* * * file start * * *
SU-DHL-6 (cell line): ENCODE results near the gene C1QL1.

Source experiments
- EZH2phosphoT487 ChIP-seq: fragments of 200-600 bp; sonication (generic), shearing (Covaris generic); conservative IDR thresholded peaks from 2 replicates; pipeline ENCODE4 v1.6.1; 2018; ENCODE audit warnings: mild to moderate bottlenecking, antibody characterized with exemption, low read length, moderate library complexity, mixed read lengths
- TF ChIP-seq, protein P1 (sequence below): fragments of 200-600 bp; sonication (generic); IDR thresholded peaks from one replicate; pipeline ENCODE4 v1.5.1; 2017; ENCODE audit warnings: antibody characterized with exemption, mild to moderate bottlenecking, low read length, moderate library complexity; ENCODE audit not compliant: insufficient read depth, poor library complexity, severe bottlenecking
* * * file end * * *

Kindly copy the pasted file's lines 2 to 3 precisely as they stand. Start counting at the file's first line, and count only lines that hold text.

Source experiments
- EZH2phosphoT487 ChIP-seq: fragments of 200-600 bp; sonication (generic), shearing (Covaris generic); conservative IDR thresholded peaks from 2 replicates; pipeline ENCODE4 v1.6.1; 2018; ENCODE audit warnings: mild to moderate bottlenecking, antibody characterized with exemption, low read length, moderate library complexity, mixed read lengths